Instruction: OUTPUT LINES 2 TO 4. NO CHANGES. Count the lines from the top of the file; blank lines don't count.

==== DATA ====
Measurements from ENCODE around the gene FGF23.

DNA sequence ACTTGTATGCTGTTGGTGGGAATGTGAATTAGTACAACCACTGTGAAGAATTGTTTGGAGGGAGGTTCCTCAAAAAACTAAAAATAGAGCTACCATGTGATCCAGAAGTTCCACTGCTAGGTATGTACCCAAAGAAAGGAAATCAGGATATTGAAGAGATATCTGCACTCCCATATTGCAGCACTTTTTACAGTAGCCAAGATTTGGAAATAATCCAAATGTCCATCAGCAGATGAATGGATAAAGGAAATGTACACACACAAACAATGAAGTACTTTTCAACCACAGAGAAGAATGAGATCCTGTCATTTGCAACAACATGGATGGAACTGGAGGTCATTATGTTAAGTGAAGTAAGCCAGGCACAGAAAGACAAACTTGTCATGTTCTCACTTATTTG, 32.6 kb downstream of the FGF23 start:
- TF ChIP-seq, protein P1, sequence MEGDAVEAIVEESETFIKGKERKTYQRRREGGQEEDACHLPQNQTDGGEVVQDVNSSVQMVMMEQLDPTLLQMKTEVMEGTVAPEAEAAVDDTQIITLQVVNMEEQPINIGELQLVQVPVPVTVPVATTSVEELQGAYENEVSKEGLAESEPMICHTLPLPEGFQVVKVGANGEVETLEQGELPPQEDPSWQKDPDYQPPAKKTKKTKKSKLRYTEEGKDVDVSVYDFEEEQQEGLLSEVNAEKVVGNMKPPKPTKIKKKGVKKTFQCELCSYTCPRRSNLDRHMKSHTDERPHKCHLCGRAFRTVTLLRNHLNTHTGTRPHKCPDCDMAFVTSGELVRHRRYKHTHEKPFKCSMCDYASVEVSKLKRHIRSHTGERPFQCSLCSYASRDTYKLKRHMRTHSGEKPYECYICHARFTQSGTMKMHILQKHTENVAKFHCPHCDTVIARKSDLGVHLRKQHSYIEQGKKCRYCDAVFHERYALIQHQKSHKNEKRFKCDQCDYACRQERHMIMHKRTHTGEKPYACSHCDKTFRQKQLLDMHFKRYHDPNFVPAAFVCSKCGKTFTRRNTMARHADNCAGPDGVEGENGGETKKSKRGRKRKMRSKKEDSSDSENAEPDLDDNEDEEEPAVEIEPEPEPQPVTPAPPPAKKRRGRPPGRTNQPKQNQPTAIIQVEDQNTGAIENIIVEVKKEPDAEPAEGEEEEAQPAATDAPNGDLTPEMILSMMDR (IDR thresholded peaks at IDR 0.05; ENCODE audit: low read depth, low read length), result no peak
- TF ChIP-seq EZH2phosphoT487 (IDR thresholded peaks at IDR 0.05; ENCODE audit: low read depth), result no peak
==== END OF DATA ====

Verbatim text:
DNA sequence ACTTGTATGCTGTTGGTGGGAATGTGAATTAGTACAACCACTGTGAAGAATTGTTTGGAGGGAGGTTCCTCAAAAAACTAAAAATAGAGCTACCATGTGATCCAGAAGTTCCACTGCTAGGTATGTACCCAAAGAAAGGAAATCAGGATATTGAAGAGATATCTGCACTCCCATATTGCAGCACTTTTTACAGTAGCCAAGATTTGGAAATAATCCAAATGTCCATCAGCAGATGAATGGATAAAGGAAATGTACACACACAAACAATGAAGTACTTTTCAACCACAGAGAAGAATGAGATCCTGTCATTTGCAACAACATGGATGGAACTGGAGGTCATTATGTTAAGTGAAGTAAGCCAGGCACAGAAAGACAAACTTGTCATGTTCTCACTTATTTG, 32.6 kb downstream of the FGF23 start:
- TF ChIP-seq, protein P1, sequence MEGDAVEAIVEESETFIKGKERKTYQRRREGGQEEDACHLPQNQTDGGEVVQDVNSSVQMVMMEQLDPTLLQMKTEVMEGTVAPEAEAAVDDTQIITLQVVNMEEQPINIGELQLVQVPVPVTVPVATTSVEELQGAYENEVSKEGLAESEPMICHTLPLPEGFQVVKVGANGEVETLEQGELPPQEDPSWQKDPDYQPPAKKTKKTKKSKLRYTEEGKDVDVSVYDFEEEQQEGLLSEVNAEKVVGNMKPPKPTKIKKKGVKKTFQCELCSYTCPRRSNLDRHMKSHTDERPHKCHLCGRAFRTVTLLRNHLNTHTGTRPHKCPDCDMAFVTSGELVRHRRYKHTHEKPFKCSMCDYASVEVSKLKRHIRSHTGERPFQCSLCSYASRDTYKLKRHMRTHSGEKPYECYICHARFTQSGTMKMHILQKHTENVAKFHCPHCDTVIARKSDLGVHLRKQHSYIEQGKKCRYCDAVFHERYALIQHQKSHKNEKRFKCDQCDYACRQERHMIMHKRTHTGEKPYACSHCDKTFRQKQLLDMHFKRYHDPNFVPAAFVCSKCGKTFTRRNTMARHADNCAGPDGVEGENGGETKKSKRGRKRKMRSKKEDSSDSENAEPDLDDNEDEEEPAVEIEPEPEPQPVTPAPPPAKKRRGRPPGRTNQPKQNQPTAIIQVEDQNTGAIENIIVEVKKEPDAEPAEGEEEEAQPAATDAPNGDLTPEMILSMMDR (IDR thresholded peaks at IDR 0.05; ENCODE audit: low read depth, low read length), result no peak
- TF ChIP-seq EZH2phosphoT487 (IDR thresholded peaks at IDR 0.05; ENCODE audit: low read depth), result no peak